How to Pick the Perfect Christmas Tree for Your Home: Step-By-Step Edition
For many families out there, the annual rite of selecting a Christmas tree can be a fun tradition, but this doesn’t mean that it’s taken lightly. Some folks even have a wide list of criteria that are very important to them.
Some people look for a tree that looks good, but the majority have a very specific kind of tree, depending on their aesthetics. They are looking for a tree that’s most appealing to them.
The most appealing one might be perfect for the holiday spirit, but not for the space it could decorate. So we can’t help but wonder what’s the right tree for our home. Here’s how to find out!
How much space do you actually have?
Before you decide to visit a tree farm or even a local Christmas tree lot, make sure you properly measure the room in which you plan to put your tree. It’s also very important to consider other things, like “proportion and scale.”
A Christmas tree should definitely complement the room’s dimensions without actually overwhelming it. First, start by measuring the height of the ceiling.
For ceiling heights, a great rule of thumb is to decide on a tree that’s a minimum of 1 foot shorter than the ceiling height. This will also bring more room for a tree topper and ensure the tree isn’t crammed into the space. For instance, with an 8-foot ceiling, a 7-foot tree is more than perfect.
If your tree stand is extra deep, you should also take that into consideration. Next, you have to focus your attention on the width of the space. When you’re considering the width, it’s very important to balance the tree’s presence with the room’s traffic flow.
For instance, a wide tree will definitely make a grand statement in any spacious room, but in a more compact area, a slim or even pencil tree is recommended.
However, if your space is limited and you need more time to squeeze a Christmas tree into a corner, you can simply choose a narrower tree. Also, make sure that outside the tree farm, the Christmas tree doesn’t look as big as it really is.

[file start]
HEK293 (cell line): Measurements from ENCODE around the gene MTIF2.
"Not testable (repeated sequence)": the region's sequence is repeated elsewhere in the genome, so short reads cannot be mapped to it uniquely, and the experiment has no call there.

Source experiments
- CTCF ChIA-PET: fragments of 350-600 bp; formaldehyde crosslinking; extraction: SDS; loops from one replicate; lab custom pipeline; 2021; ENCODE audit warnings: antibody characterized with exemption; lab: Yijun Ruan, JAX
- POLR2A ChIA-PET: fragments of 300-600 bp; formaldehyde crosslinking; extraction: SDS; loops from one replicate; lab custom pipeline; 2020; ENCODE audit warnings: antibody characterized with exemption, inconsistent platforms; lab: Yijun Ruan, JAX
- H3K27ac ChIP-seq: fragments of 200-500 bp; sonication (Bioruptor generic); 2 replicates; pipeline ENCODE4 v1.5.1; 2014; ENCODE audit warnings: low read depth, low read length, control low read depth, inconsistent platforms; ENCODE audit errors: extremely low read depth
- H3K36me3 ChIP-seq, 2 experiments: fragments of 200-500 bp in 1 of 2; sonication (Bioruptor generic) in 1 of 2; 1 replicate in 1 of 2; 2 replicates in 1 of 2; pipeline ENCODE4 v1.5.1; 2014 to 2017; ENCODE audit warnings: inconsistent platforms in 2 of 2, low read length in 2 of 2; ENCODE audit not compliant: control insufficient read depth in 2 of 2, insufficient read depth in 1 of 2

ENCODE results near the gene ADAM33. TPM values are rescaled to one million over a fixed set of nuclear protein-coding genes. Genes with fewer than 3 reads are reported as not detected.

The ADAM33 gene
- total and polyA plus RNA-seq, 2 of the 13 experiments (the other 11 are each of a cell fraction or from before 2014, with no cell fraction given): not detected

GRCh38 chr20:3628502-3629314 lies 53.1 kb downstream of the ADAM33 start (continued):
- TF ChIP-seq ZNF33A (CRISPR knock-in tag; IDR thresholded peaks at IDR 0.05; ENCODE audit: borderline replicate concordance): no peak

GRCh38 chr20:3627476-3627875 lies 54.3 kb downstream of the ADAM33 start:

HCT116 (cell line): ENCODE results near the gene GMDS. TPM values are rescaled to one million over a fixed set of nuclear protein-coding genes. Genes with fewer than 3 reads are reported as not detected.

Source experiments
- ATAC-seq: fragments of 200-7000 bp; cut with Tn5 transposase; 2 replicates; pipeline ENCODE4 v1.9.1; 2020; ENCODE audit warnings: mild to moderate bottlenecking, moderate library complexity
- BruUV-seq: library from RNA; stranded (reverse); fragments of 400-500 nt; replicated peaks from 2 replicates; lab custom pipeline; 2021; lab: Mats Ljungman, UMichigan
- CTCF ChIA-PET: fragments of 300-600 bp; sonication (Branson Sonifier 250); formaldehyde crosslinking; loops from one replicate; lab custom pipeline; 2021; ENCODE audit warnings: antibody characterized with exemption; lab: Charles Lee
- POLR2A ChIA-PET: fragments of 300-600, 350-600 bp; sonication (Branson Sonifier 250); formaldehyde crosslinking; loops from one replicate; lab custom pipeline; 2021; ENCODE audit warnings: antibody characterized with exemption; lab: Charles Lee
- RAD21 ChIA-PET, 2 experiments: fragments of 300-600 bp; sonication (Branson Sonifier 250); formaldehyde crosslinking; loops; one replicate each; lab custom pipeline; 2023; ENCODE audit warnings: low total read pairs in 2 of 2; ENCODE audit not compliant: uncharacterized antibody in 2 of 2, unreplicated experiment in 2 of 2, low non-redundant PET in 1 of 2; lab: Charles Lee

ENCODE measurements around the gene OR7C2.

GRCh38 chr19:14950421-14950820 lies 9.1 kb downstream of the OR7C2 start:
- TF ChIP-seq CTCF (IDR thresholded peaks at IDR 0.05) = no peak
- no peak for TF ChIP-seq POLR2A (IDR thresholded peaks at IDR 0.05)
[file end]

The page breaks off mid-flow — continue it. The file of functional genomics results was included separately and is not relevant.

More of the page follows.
Having a tree baled in netting at the tree farm will definitely make it easier to transport. Still, it’s important to give it some thought, depending on how you will get the tree home.
For instance, can you truly fit a 12-foot tree on top of your beautiful MINI Cooper? Or will the tree you had in mind fit in the building’s elevator?
Lacking the necessary means of transportation or the physical condition to get an 8-foot live tree up, a couple of flights might help you decide faster on the right Christmas tree.
Which one is it going to be: live or artificial?
When you have to decide between live and artificial trees, it’s first a matter of personal preference, then of practicality. Live trees have a certain feel and a delightful scent, but they also require way more maintenance and can be less predictable in shape.
Moreover, there’s also the time-honored custom of picking the right one out and the pure authenticity of having a true Christmas tree in your home.
On the other hand, artificial trees might offer some convenience and uniformity, and they can also represent a one-time investment you can use for many years.
They come in all kinds of sizes and shapes, which makes them the perfect fit. Artificial trees are easier to set up, and they also include lights.